Introduction: Human Heart - a Multi Use Mold - Chocolate, Wax, Jello, Resin, Brownies?
Me: “Ok guys after dinner I’m coating my heart in silicone”
*silence and stares*
Wife: “perhaps you should clarify”
Lets step back a day.
Nothing says I love you quite like chocolate.
Nothing says I love you quite like presenting someone with a heart.
Combining the two can get you a gratifying response, just ask all the Valentine’s day companies.
And so with this in mind I began the journey of crafting a human heart from chocolate (and wax, and jello… but more on that later)
Mold making materials - Silicone kit or epoxy depending on your use.
Casting medium - wax, chocolate, jello, resin
Step 1: The Artsy Partsy
Mold a heart from clay. If you don’t have a fresh one in front of you, the internet has a bunch of pictures.
During the artsy stage you need to be sure of 2 things:
1.) it looks like what you want.
2.) it doesn’t have any undercuts that will prevent it from de-molding – silicone is less picky since it’s stretchy. Epoxy is an uppity wench about this though
IMPORTANT NOTE: The first heart I made was from Crayola air dry clay I had around the house. Technically, my kids had it, but they were asleep so using my own version of Eminent Domain it became mine.
Upon further research the next day it turns out that this type of clay may have sulfur in it, which isn’t a big deal EXCEPT that silicone will not cure touching sulfur.
Since I just used my last contest winnings by buying a food grade silicone mold kit (Model 940 Sil from Smooth On) I decided I should restart. Luckily enough I found an unopened packet of sulfur free plasticine clay while cleaning up the garage and thus the second heart was formed.
Alas I refuse to let things go to waste, especially when I’ve spent too much time on them, I made 2 molds. You will get instructions on both in the next couple steps
Step 2: The Mold - or Mould If You're Anywhere Other Than the US
Version 1: Silicone. This is the best way to create a reusable food grade mold. Its simple. But its pricey.
Version 2: Epoxy. Way cheaper. Probably not food grade, reusable but can be hard to de-mold, especially if your model has undercut sections where the epoxy can flow around your heart and lock it in place… don’t do this.
Step 3: HEY! WAIT! I Got a New Complaint /[end Kurt Cobain Voice]
Create a heart shaped box.
Why? Well, because mold making materials are pricey and you want to use as little of them as possible. So you need to contain them.
I used cardboard because we amass a ton of it. So…free. Hot glue works great to connect it all up. You want to COMPLETELY seal the edges because both Silicone and Epoxy will ooze out all over everything.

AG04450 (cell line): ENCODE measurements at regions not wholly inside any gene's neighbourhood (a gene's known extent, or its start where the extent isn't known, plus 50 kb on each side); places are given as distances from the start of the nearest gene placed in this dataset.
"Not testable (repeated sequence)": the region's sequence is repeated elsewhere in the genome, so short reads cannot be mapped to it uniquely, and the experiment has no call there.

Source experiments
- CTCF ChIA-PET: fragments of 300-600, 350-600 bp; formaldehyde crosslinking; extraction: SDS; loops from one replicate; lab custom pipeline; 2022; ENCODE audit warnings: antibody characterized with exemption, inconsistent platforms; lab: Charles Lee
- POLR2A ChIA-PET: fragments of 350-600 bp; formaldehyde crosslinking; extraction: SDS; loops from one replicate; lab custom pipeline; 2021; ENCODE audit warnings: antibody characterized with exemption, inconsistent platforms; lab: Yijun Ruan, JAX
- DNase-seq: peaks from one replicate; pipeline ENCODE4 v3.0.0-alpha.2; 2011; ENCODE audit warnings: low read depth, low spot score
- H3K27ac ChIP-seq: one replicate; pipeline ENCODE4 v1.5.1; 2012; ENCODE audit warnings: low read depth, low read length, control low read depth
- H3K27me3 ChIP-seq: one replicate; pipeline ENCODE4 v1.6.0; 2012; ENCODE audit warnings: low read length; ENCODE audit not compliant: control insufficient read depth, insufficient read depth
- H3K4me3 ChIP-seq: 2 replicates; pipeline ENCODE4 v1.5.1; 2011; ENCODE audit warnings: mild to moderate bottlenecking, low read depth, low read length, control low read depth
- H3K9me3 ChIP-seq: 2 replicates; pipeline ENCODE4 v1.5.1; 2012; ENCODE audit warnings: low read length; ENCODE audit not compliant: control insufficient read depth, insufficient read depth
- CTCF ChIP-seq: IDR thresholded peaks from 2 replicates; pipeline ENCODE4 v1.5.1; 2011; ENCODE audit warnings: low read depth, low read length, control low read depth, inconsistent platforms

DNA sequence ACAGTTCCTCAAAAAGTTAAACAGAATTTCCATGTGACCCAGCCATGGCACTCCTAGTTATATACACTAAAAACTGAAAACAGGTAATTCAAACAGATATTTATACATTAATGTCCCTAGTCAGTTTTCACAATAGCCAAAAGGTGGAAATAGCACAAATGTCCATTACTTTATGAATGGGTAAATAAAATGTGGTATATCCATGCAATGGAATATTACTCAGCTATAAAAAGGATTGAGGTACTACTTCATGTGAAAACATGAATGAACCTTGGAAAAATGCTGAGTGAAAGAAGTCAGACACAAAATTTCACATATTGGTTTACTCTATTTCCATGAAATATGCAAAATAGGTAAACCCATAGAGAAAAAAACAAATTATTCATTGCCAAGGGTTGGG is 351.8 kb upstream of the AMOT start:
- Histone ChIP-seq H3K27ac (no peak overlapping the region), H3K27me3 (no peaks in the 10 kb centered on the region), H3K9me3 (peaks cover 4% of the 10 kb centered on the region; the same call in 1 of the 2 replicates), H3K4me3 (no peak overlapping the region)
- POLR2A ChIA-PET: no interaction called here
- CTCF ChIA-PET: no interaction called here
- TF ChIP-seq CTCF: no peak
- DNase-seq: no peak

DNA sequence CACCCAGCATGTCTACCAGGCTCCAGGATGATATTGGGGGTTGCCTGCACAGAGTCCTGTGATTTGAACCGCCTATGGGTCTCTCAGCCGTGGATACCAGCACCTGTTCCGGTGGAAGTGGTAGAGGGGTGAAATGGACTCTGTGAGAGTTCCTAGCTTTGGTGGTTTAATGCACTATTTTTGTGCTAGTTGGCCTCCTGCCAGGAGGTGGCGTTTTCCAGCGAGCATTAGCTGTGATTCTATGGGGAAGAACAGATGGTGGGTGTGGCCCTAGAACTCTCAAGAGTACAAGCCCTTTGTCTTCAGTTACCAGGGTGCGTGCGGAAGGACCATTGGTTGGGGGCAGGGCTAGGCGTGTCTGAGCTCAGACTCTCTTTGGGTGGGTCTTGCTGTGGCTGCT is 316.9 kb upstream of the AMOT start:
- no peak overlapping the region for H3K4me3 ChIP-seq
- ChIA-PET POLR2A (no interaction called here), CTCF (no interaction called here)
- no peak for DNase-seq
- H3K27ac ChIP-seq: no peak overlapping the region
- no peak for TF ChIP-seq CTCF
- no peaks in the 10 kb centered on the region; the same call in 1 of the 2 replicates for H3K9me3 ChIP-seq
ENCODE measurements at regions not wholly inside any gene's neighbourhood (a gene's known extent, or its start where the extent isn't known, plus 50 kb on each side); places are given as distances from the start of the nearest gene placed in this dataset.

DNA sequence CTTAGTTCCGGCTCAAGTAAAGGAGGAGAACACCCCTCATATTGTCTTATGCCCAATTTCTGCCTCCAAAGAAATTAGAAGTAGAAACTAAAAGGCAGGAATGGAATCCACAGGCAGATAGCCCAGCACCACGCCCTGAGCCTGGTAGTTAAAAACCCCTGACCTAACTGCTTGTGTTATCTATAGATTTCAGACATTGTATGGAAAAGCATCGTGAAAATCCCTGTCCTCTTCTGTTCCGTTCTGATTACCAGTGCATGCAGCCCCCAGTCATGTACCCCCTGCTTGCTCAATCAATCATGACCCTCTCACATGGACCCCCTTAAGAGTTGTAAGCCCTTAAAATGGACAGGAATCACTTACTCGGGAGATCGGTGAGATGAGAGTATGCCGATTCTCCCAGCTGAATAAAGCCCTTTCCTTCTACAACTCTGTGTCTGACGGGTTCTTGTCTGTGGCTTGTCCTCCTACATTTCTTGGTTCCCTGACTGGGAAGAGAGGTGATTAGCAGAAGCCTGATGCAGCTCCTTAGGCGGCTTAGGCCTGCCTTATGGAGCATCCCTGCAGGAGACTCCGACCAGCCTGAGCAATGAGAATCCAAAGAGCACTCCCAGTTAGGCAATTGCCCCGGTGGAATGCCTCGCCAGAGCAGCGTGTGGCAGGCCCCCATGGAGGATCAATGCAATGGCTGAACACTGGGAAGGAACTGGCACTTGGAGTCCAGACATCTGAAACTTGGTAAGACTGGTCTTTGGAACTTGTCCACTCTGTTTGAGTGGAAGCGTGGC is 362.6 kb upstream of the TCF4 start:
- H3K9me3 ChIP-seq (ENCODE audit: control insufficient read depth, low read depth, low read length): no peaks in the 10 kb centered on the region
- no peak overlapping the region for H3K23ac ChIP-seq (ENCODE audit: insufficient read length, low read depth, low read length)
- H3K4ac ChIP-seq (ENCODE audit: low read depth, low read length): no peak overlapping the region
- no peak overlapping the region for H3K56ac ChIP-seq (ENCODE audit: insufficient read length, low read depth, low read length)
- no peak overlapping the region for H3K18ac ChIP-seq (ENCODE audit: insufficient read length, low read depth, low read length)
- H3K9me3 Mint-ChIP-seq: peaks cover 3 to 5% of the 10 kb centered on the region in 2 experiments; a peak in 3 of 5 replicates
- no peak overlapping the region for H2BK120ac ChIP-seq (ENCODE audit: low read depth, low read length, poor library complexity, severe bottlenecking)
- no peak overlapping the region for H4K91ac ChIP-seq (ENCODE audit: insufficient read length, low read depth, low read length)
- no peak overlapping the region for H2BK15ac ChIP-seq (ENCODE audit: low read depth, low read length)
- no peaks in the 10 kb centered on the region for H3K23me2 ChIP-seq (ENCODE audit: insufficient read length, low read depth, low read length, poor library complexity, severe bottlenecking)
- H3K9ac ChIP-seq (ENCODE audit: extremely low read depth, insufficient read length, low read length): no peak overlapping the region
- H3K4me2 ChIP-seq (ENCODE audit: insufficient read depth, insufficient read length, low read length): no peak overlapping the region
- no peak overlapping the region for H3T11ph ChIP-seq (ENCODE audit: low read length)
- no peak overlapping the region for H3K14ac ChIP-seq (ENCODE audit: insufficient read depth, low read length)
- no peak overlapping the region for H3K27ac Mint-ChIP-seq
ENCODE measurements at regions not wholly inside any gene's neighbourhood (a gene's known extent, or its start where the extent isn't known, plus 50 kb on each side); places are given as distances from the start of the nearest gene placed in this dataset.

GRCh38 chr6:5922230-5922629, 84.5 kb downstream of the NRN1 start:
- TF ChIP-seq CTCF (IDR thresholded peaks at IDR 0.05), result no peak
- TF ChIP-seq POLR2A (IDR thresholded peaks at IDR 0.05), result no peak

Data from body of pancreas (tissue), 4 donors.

Think of the glue gun as a caulk gun that’s a royal pain in the ass to use. Use it that way to seal all the edges and smooth the glue joint with your heat resistant equipped finger. Do this by yourself unless your family is used to your swearing.
Put the heart in the box and coat everything in some sort of mold release. Wax, oil, cooking spray, actual mold release…
Step 4: Mixey Mixey Pourey Pourey
Mix the mold material up per manufactures recommendations. The Silicone was by weight. Epoxy was by volume. Pour it into the heart shaped box slowly starting from the lowest point and allowing the goo to ooze its way up your model. This is supposed to help eliminate bubbles.
Alternatively, with the epoxy you can just mix it up super thick and goop it right on top. I used baking flour to thicken it, a lot. It oozed down around the clay heart over the next hour or two before setting
luckily we had some extra silicone and cast some lego chocolate molds for my kiddos.
Step 5: Wait
This part is boring because you know you want to see how it turned out. Resist the temptation.
Step 6: IT’S TIME, IT’S FINALLY TIME!
After waiting the approx. 24hrs it is time to see if you have “GREAT SUCCESS” or wasted a bunch of time and money.
The Silicone should pop right off your model.
The epoxy…maybe not so much. I had to essentially melt the air dry clay out of the mold throughout the day.
Clean everything up. Trim around the opening of the mold getting rid of anything that’s not needed.
Step 7: Pick Your Medium
It’s time to cast. So far I have done Jello (meh), wax (pretty neat) and CHOCOLATE (by far the best)
Mix up/heat up/prepare your medium. Lube up your new mold with a release. Cast it into your mold and…
wait. AGAIN. This is the worst part.
If you use wax, its pretty quick – 1hr maybe. Chocolate took about 2-3hrs because the mold is so deep. Jello took overnight and was so not worth it, especially for us folks who don’t like jello.
Step 8: Strip and Enjoy
De-mold your creation.
Slap it on a plate.
Put your clothes on and head outside.
Now sit on your porch allow your neighbors to eat their hearts out, watching you eat yours.
Participated in the